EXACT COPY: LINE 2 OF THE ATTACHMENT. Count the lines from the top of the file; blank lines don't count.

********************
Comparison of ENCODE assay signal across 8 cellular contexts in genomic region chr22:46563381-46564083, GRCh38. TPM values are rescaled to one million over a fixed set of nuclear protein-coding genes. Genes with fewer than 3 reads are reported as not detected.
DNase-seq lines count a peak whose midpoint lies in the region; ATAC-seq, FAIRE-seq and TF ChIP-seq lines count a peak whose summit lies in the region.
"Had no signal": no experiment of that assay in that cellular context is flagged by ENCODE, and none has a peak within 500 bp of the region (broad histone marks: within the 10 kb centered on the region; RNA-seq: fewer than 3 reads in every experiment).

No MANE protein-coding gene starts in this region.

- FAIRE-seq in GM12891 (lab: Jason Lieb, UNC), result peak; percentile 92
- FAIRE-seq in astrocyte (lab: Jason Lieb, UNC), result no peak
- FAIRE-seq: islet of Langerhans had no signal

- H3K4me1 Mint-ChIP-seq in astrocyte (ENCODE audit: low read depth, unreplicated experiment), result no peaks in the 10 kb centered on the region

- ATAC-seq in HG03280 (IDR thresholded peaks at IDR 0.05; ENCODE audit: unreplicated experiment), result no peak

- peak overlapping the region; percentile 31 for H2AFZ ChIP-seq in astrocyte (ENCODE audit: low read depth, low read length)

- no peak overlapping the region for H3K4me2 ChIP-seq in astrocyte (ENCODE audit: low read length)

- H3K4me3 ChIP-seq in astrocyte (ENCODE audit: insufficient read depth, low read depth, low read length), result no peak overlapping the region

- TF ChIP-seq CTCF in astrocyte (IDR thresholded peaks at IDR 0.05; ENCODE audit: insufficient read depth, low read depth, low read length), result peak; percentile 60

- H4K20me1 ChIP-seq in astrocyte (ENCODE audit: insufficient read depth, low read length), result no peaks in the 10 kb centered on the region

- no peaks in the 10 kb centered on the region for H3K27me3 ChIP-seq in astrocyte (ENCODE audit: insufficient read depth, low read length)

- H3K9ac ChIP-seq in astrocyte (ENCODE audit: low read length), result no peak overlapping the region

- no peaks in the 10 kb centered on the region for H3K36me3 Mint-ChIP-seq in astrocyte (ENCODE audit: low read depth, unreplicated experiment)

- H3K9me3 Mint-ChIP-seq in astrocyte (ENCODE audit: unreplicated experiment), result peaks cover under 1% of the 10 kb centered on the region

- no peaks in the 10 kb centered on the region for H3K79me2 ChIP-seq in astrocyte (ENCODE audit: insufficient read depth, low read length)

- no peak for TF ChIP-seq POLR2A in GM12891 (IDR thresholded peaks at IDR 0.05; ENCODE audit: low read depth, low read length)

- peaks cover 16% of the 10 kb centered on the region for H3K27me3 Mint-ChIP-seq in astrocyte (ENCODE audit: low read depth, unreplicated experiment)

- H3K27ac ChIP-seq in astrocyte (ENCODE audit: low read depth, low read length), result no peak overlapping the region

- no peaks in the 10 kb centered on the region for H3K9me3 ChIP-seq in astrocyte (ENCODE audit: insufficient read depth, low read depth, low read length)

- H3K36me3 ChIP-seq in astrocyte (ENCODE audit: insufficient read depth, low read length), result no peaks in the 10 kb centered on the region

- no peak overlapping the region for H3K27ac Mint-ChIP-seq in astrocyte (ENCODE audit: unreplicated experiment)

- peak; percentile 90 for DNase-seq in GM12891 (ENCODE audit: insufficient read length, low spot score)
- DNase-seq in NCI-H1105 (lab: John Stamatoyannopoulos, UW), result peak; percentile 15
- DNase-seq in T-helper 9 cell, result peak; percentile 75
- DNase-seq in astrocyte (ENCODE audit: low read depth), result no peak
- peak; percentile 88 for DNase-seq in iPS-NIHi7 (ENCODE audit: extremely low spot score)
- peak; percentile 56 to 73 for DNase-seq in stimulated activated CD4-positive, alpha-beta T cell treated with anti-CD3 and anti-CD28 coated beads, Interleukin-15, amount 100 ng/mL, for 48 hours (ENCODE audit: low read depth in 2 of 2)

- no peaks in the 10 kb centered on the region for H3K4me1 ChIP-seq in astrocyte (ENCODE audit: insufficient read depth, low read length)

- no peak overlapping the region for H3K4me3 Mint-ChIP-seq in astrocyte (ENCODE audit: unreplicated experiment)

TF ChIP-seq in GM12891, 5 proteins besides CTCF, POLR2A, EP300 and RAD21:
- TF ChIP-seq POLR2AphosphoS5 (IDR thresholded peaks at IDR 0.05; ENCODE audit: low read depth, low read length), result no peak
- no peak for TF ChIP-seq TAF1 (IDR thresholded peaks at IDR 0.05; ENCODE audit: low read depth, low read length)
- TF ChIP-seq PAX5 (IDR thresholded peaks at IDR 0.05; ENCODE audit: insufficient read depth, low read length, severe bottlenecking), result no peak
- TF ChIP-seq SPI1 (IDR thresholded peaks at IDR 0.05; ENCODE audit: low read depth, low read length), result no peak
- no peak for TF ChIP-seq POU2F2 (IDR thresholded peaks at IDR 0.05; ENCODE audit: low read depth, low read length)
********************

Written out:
DNase-seq lines count a peak whose midpoint lies in the region; ATAC-seq, FAIRE-seq and TF ChIP-seq lines count a peak whose summit lies in the region.